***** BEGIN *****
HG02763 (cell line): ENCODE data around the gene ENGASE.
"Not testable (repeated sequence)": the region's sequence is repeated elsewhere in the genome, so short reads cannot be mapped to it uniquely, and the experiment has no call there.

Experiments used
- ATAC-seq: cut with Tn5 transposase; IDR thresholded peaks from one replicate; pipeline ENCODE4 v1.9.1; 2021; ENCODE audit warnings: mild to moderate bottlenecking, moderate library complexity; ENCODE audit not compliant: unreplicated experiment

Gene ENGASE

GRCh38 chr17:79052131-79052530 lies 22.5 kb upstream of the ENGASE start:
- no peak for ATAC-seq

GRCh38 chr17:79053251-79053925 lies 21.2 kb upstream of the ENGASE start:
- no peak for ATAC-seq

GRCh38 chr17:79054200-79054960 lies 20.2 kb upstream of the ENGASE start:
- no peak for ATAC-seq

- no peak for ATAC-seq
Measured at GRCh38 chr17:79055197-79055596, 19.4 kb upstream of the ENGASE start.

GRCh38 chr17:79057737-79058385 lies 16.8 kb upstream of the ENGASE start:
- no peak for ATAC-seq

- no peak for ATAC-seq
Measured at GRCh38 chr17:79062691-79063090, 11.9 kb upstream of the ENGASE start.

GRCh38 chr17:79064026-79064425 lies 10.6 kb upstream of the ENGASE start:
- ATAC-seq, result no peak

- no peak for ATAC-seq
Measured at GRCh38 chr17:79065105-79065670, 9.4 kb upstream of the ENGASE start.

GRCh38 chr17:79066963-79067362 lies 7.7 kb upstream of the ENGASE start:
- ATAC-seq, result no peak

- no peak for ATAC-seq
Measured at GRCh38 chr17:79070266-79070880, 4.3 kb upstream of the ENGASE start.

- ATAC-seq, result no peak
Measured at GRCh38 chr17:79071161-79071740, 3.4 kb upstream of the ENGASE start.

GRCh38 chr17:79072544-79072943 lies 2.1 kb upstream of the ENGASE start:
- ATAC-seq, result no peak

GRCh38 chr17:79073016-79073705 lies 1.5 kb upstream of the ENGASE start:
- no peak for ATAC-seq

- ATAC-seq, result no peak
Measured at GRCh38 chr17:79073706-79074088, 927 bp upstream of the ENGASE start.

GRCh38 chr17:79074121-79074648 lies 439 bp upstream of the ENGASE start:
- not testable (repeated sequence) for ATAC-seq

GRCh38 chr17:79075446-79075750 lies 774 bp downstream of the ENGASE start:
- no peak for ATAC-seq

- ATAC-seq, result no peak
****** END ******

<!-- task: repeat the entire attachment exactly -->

HG02763 (cell line): ENCODE data around the gene ENGASE.
"Not testable (repeated sequence)": the region's sequence is repeated elsewhere in the genome, so short reads cannot be mapped to it uniquely, and the experiment has no call there.

Experiments used
- ATAC-seq: cut with Tn5 transposase; IDR thresholded peaks from one replicate; pipeline ENCODE4 v1.9.1; 2021; ENCODE audit warnings: mild to moderate bottlenecking, moderate library complexity; ENCODE audit not compliant: unreplicated experiment

Gene ENGASE

GRCh38 chr17:79052131-79052530 lies 22.5 kb upstream of the ENGASE start:
- no peak for ATAC-seq

GRCh38 chr17:79053251-79053925 lies 21.2 kb upstream of the ENGASE start:
- no peak for ATAC-seq

GRCh38 chr17:79054200-79054960 lies 20.2 kb upstream of the ENGASE start:
- no peak for ATAC-seq

- no peak for ATAC-seq
Measured at GRCh38 chr17:79055197-79055596, 19.4 kb upstream of the ENGASE start.

GRCh38 chr17:79057737-79058385 lies 16.8 kb upstream of the ENGASE start:
- no peak for ATAC-seq

- no peak for ATAC-seq
Measured at GRCh38 chr17:79062691-79063090, 11.9 kb upstream of the ENGASE start.

GRCh38 chr17:79064026-79064425 lies 10.6 kb upstream of the ENGASE start:
- ATAC-seq, result no peak

- no peak for ATAC-seq
Measured at GRCh38 chr17:79065105-79065670, 9.4 kb upstream of the ENGASE start.

GRCh38 chr17:79066963-79067362 lies 7.7 kb upstream of the ENGASE start:
- ATAC-seq, result no peak

- no peak for ATAC-seq
Measured at GRCh38 chr17:79070266-79070880, 4.3 kb upstream of the ENGASE start.

- ATAC-seq, result no peak
Measured at GRCh38 chr17:79071161-79071740, 3.4 kb upstream of the ENGASE start.

GRCh38 chr17:79072544-79072943 lies 2.1 kb upstream of the ENGASE start:
- ATAC-seq, result no peak

GRCh38 chr17:79073016-79073705 lies 1.5 kb upstream of the ENGASE start:
- no peak for ATAC-seq

- ATAC-seq, result no peak
Measured at GRCh38 chr17:79073706-79074088, 927 bp upstream of the ENGASE start.

GRCh38 chr17:79074121-79074648 lies 439 bp upstream of the ENGASE start:
- not testable (repeated sequence) for ATAC-seq

GRCh38 chr17:79075446-79075750 lies 774 bp downstream of the ENGASE start:
- no peak for ATAC-seq

- ATAC-seq, result no peak